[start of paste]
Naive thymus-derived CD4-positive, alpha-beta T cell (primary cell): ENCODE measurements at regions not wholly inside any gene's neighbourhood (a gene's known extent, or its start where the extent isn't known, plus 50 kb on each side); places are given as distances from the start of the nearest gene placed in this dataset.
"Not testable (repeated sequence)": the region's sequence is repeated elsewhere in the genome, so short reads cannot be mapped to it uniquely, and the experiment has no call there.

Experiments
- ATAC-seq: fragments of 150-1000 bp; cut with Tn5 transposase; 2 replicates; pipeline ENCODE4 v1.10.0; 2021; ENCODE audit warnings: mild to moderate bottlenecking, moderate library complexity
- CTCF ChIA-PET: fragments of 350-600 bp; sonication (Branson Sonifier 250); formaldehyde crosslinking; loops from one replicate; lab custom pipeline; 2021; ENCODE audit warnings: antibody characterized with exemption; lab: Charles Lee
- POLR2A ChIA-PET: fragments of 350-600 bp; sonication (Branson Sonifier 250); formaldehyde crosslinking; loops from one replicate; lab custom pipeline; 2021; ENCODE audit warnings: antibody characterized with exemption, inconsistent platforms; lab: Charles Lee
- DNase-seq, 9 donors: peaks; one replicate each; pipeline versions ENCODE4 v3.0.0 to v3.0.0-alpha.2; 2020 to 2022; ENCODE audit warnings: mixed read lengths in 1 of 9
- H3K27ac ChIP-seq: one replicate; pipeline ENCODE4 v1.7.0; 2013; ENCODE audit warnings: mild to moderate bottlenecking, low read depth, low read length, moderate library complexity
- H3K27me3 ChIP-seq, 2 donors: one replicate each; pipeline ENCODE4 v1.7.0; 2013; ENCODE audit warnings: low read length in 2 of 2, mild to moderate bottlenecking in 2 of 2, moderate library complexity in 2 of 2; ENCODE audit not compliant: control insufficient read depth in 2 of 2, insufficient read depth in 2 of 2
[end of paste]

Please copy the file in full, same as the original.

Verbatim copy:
Naive thymus-derived CD4-positive, alpha-beta T cell (primary cell): ENCODE measurements at regions not wholly inside any gene's neighbourhood (a gene's known extent, or its start where the extent isn't known, plus 50 kb on each side); places are given as distances from the start of the nearest gene placed in this dataset.
"Not testable (repeated sequence)": the region's sequence is repeated elsewhere in the genome, so short reads cannot be mapped to it uniquely, and the experiment has no call there.

Experiments
- ATAC-seq: fragments of 150-1000 bp; cut with Tn5 transposase; 2 replicates; pipeline ENCODE4 v1.10.0; 2021; ENCODE audit warnings: mild to moderate bottlenecking, moderate library complexity
- CTCF ChIA-PET: fragments of 350-600 bp; sonication (Branson Sonifier 250); formaldehyde crosslinking; loops from one replicate; lab custom pipeline; 2021; ENCODE audit warnings: antibody characterized with exemption; lab: Charles Lee
- POLR2A ChIA-PET: fragments of 350-600 bp; sonication (Branson Sonifier 250); formaldehyde crosslinking; loops from one replicate; lab custom pipeline; 2021; ENCODE audit warnings: antibody characterized with exemption, inconsistent platforms; lab: Charles Lee
- DNase-seq, 9 donors: peaks; one replicate each; pipeline versions ENCODE4 v3.0.0 to v3.0.0-alpha.2; 2020 to 2022; ENCODE audit warnings: mixed read lengths in 1 of 9
- H3K27ac ChIP-seq: one replicate; pipeline ENCODE4 v1.7.0; 2013; ENCODE audit warnings: mild to moderate bottlenecking, low read depth, low read length, moderate library complexity
- H3K27me3 ChIP-seq, 2 donors: one replicate each; pipeline ENCODE4 v1.7.0; 2013; ENCODE audit warnings: low read length in 2 of 2, mild to moderate bottlenecking in 2 of 2, moderate library complexity in 2 of 2; ENCODE audit not compliant: control insufficient read depth in 2 of 2, insufficient read depth in 2 of 2